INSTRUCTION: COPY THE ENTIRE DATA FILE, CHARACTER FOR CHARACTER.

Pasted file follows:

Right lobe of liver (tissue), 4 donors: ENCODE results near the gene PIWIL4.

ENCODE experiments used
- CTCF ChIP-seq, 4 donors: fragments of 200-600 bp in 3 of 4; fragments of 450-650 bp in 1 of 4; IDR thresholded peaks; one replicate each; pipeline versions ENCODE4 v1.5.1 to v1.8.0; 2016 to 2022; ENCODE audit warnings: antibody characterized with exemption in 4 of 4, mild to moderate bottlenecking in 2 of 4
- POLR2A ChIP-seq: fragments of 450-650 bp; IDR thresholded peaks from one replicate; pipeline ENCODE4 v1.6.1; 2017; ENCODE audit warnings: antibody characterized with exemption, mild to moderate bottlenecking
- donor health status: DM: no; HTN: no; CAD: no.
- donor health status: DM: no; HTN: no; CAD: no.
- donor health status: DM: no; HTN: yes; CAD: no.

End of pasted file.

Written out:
Right lobe of liver (tissue), 4 donors: ENCODE results near the gene PIWIL4.

ENCODE experiments used
- CTCF ChIP-seq, 4 donors: fragments of 200-600 bp in 3 of 4; fragments of 450-650 bp in 1 of 4; IDR thresholded peaks; one replicate each; pipeline versions ENCODE4 v1.5.1 to v1.8.0; 2016 to 2022; ENCODE audit warnings: antibody characterized with exemption in 4 of 4, mild to moderate bottlenecking in 2 of 4
- POLR2A ChIP-seq: fragments of 450-650 bp; IDR thresholded peaks from one replicate; pipeline ENCODE4 v1.6.1; 2017; ENCODE audit warnings: antibody characterized with exemption, mild to moderate bottlenecking
- donor health status: DM: no; HTN: no; CAD: no.
- donor health status: DM: no; HTN: no; CAD: no.
- donor health status: DM: no; HTN: yes; CAD: no.